Top Priorities: Reducing Real Estate Costs, Investing In “Right” Workspace

Study finds business leaders consider reducing real estate expenses a top priority, along with investing in a workspace aligned with their organization's culture.

Of 456 business leaders surveyed, 43% say reducing real estate costs will be a top priority in the next one to three years, while 31% will prioritize investing in a workspace that aligns with their organization’s culture and mission, a new study reveals. Still, three out of four say they lack utilization and space data to make informed decisions about their workplace and real estate needs, according to FM:Systems’ 2022 Refocus and Rationalize the Workplace study, which surveyed U.S. business leaders in HR, finance, facilities and real estate.

workplace and real estate needs,
(Photo: Adobe Stock by Vasyl)

“The data tells us that while many organizations have successfully overcome the early return to work challenges following the pandemic, there is still much uncertainty about how their workplace is working for them – both as a company and for their employees,” said Kurt von Koch, CEO, FM:Systems. “Business leaders realize the new world of work continues to evolve quickly, so much so that what may have seemed like a convenient office location, smart floor plan, or attractive amenity not long ago, may not actually match how, when and why people are using these spaces today.”

What Are Today’s Workplace And Real Estate Needs?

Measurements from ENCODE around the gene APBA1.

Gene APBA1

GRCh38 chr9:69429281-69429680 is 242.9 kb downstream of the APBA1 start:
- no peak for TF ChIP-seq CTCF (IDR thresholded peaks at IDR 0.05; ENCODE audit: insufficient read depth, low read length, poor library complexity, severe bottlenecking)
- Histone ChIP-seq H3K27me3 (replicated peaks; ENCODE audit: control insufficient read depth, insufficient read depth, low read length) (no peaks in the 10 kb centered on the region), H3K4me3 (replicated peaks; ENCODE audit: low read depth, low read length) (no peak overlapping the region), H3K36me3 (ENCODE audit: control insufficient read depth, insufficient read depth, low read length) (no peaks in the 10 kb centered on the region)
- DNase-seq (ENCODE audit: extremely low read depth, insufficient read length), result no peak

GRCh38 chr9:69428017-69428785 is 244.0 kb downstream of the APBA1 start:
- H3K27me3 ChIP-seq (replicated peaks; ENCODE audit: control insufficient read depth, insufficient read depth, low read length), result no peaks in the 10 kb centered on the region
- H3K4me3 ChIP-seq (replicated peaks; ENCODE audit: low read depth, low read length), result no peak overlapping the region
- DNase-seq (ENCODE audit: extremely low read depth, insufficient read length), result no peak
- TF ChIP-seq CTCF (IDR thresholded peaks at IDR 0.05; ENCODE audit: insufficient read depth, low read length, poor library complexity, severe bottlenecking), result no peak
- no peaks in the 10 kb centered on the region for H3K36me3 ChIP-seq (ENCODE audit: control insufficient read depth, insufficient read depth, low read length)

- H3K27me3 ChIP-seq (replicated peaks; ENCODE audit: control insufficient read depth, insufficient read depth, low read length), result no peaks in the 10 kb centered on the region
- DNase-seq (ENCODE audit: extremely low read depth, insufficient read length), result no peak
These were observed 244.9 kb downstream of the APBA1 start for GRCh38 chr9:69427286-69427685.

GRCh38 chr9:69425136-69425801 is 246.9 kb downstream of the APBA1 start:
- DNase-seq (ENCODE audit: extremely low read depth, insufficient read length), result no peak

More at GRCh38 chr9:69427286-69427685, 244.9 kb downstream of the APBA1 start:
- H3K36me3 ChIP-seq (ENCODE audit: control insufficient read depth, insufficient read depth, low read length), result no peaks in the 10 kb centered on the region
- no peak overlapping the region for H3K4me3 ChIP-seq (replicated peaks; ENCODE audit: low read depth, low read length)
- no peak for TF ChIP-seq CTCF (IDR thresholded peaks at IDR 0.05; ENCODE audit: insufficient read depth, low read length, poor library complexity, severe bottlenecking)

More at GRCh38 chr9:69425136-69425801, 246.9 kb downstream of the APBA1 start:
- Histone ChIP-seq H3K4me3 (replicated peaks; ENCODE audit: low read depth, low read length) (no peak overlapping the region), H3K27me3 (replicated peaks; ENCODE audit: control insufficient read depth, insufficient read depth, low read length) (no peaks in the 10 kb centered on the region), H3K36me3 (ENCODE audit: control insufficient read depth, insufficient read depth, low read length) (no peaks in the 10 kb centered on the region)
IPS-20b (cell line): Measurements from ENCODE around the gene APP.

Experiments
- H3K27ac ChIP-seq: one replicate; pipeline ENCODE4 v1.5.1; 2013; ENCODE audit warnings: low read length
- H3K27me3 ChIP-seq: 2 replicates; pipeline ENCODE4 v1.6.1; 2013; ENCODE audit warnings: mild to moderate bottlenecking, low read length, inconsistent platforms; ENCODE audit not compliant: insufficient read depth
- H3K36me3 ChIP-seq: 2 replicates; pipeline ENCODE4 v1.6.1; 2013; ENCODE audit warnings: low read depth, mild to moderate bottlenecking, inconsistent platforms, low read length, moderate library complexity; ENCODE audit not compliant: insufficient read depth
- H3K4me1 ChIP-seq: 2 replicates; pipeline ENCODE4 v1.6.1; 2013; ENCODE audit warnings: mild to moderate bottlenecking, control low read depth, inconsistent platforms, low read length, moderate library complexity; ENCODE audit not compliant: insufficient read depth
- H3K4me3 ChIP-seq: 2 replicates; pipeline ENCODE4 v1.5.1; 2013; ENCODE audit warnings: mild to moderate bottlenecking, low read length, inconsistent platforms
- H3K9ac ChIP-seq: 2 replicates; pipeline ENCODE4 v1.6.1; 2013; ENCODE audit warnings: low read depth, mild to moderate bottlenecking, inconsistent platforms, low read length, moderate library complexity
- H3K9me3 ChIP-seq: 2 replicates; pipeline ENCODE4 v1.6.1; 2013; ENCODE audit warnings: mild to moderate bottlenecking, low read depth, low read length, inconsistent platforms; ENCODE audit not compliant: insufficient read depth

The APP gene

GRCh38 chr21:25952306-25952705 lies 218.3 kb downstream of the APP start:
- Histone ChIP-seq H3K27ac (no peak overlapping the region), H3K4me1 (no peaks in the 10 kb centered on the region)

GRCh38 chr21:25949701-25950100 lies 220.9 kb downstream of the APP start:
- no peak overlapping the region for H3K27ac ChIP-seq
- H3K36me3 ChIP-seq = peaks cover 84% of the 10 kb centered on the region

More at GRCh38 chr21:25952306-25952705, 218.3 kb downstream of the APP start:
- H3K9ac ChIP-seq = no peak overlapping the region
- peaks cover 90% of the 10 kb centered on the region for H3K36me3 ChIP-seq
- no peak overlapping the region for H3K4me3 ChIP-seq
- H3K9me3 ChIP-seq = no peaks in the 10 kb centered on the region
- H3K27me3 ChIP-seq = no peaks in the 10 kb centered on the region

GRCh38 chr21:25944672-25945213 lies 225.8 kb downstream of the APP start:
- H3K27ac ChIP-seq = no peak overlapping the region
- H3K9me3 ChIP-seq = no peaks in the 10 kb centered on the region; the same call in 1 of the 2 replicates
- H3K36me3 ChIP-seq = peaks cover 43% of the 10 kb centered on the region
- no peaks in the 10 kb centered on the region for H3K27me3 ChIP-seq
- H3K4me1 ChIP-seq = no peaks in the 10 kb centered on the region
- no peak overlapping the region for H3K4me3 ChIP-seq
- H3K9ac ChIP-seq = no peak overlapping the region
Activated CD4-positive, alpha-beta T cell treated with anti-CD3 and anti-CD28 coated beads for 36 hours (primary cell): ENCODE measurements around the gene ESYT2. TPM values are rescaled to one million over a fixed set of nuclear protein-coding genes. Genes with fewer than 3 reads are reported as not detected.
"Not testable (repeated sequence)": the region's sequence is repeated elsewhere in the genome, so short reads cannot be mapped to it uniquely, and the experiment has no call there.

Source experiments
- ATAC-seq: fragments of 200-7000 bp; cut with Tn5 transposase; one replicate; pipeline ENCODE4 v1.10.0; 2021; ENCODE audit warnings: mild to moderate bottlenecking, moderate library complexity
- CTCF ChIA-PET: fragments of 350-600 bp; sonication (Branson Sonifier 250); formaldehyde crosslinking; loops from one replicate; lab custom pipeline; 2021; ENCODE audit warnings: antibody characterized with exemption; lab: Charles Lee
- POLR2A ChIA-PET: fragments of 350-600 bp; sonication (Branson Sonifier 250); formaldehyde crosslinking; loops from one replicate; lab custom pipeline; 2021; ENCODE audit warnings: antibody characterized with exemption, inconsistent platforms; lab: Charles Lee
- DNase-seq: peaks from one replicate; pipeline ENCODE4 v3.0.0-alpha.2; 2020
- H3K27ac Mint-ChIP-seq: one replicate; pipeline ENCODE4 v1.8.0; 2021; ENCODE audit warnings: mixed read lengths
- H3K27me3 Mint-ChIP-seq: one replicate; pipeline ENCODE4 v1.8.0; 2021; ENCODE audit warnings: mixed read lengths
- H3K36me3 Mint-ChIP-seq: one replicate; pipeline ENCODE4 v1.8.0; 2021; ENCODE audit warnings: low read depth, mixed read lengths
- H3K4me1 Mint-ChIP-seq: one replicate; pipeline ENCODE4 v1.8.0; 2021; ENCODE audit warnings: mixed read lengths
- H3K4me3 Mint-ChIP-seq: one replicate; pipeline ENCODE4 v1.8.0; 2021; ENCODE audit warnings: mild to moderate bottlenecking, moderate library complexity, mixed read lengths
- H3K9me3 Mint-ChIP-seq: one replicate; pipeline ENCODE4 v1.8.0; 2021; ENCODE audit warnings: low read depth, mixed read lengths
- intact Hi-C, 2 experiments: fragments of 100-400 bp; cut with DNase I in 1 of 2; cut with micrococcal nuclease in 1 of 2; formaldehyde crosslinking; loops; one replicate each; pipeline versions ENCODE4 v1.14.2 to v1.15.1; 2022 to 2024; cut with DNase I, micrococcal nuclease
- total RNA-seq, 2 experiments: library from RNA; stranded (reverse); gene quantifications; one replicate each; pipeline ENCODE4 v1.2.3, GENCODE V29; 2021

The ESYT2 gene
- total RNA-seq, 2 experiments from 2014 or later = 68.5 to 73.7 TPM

workplace and real estate needs
QUESTION: What aspects about the future workplace are a priority for your organization?

After working remotely for so long without productivity suffering, organizations want the physical office to be a place employees want to come to work and can get the most out of working together in-person, like collaborative work, ideation, and culture building opportunities.

  • Half of all business leaders believe their future workplace needs to be centrally located to most employees.
  • Business leaders believe team meetings (54%), collaborative work (45%), client meetings (37%), and onboarding new hires (31%) are among some of the primary roles of today’s workplace.
  • Finding an office with nearby amenities, including access to fitness studios, restaurants, coffee shops, and outdoor opportunities for employees are also priorities for nearly 32% of business leaders.
  • Health and wellness spaces, like meditation rooms, access to outdoor spaces, and dedicated private spaces for employees breastfeeding to pump, also ranked high (28%) on the list of aspects business leaders want to offer their employees; as did indoor air quality (35%) as a top priority.

workplace and real estate needsDespite a majority (80%) of business leaders believing hybrid work will continue to dominate over the next 1-3 years, 61% would prefer employees back in the office full-time.

While many employers continue to struggle with embracing new ways of working, there’s consensus that hybrid work will continue to be the primary work model.